FOR almost two decades, the Zimbabwe Open was one of the premier events on the Sunshine Tour. Its list of champions includes Zimbabwe natives Nick Price and Mark McNulty and Fiji’s Vijay Singh.
Success at the Zimbabwe Open launched each of these players to greater heights in the world of golf. Price and Singh went on to win three major championships each, while McNulty earned a major title on the European Tour (1996 Volvo Masters) and the US Champions Tour (2007 JELD-WEN Tradition).
Now, for almost a decade, there has been a void on the Sunshine Tour schedule where the Zimbabwe Open once was. An uncertain economic climate led sponsors to withdraw their support from the event.
But the void has been filled.
Next weekend, the Zimbabwe Open returns to the Sunshine Tour schedule and Royal Harare Golf Club with Africom as the title sponsor. Africom is a company specialising in communications technology.
“I tell you, I am on Cloud 9,” Zimbabwe native and Sunshine Tour pro TC Charamba told 7CsGOLF.com. “It’s probably the best thing that has ever happened in my golfing career.
“It couldn’t have come at a better time. Thanks to all the corporations and individuals involved in putting this prestigious event back on the map.”
Charamba might have more reasons than most to be excited about the event. Besides getting a major Sunshine Tour event back in his homeland, Charamba gets to play at a course that has been very kind to him.
Just last month, Charamba won the NetOne PGA Championship, which served as a qualifier for the Africom Zimbabwe Open, at Royal Harare. His win included a blistering second-round 64.
But his history at Royal Harare goes even deeper. He won four junior titles and three amateur titles there as well.
“I love the Royal Harare design, and it just suits my eye,” said Charamba.
Fellow Zimbabwean Darren Bismark-Pettit was also ecstatic to see the event return to the Sunshine Tour calendar. He’s even more excited to be playing in it; he finished in the top 10 at the NetOne PGA Championship to qualify.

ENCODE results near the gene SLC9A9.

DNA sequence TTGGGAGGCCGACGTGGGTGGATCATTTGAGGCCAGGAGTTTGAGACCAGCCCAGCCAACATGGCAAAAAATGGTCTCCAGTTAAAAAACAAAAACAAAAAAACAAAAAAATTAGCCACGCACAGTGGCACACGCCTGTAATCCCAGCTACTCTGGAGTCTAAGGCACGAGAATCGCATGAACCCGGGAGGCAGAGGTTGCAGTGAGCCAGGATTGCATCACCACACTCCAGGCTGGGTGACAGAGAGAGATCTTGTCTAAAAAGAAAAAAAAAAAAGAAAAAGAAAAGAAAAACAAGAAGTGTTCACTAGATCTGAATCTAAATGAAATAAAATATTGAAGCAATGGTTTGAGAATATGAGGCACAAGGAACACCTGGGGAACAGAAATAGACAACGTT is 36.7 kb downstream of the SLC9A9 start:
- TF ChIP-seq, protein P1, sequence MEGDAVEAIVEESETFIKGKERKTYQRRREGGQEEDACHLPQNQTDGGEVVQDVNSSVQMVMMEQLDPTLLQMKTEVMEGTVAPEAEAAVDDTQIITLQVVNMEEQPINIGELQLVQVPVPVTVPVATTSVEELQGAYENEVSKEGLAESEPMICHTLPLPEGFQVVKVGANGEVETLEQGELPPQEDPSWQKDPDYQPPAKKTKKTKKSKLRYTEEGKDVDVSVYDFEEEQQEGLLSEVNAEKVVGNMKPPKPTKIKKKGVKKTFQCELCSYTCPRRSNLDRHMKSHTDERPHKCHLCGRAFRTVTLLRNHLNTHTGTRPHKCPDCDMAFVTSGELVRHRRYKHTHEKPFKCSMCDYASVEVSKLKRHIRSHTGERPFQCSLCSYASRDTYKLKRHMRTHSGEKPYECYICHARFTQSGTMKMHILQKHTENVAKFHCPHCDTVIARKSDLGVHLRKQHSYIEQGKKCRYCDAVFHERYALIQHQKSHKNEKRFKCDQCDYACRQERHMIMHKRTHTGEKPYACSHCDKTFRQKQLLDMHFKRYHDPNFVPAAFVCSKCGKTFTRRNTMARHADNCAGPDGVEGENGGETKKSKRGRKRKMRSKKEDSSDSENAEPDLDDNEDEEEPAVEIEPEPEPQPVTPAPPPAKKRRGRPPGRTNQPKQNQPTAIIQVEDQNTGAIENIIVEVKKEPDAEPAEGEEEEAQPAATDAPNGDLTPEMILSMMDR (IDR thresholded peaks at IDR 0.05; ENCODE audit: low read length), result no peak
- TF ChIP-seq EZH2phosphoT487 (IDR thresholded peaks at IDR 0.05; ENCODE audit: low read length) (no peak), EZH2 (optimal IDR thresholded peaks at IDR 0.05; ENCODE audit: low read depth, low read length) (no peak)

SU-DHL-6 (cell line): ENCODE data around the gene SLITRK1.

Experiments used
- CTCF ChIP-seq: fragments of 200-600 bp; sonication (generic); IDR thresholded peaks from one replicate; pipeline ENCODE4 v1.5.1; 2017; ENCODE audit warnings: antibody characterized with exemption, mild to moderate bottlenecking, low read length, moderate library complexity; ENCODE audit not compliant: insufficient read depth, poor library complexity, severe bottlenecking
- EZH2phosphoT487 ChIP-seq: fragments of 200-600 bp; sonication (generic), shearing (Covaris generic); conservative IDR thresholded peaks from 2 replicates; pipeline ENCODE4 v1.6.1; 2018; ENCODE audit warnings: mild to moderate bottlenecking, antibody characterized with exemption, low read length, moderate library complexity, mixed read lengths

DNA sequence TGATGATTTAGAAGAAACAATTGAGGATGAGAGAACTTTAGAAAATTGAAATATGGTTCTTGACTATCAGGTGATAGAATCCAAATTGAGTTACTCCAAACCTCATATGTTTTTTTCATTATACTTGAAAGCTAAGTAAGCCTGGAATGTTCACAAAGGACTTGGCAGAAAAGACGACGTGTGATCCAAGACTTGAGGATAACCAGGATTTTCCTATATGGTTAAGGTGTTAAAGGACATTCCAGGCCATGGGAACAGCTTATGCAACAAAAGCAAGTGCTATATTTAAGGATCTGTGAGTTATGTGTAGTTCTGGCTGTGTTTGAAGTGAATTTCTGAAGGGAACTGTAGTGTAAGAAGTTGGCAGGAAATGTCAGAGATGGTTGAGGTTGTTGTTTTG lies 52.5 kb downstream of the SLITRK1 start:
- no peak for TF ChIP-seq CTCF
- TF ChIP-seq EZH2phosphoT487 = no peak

“The feeling of qualifying for the Zimbabwe Open was great. I was so happy,” he said. “It meant a lot as I have never had the chance to play in such a big tournament in my own country since I turned pro in 2006.
“It (having the tournament) means a great deal for golf, not only pro golf but golf on the whole in Zimbabwe. For pro golf it’s nice to see we are getting big sponsors who are interested in holding the tournament. I think there are better things to come, and I feel the Zimbabwe Open is just the start.”
Though Royal Harare is not particularly lengthy, it is no less challenging. Both Charamba and Bismark-Pettit stressed the importance of hitting the ball cleanly off the tee and avoiding the thick rough.
Many of the greens are raised and surrounded by bunkers, making approach shots difficult. Charamba calls the putting surfaces “a true test of championship play”.
“It’s a great championship course,” added Bismark-Pettit. “I love playing this course. It’s got some tough holes and then it has some easier scoring holes. I have played a couple of tournaments here, and the course is always in great shape.”
There will be plenty of big names vying for the championship at the revived Zimbabwe Open. Nine-time Sunshine Tour winner Hennie Otto, who won last month’s Vodacom Championship with a stunning 28-under-par score, and five-time winner Jaco Van Zyl headline the field.
Other past Sunshine Tour winners among the list of entries are Trevor Fisher Jr (four wins), Anton Haig (two) and Jbe Kruger (the reigning Zambia Open champ). Reigning Vusi Ngubeni Q School winner Toto Thimba also is among the entries.
But a strong challenge should also come from the home contingent. Nine-time Tour winner Marc Cayeux heads the Zimbabwe charge along with Charamba and Ignatius Mketekete, who was second in the NetOne event.
Both Charamba and Bismark-Pettit agreed that winning their national open would be a dream come true.
“Winning my national open would be great for the development of the game in the country and the continent as a whole,” said Charamba. “I have always wanted to win this event. Getting the big one would cement my dream, and having home-grown talent winning the Open will open doors for other upcoming players and more corporate involvement in the sport.”
“It would be the greatest thing I would have achieved so far in my golfing career,” said Bismark-Pettit. “It would guarantee a two-year exemption on the Sunshine Tour, which would open many doors for me. For a Zimbabwean to win it would be awesome, especially with all the hometown supporters out watching.”
Given the long absence of the event, there’s little doubt that plenty of spectators will be on hand to cheer the return of Zimbabwe’s cherished national open.
Spokesman for the Open, Henry Manzungu, said: “The golf fraternity in Zimbabwe really missed this tournament. The expectation is so huge, even across our boarders. We’ve received enquiries saying ‘is this thing really on?’”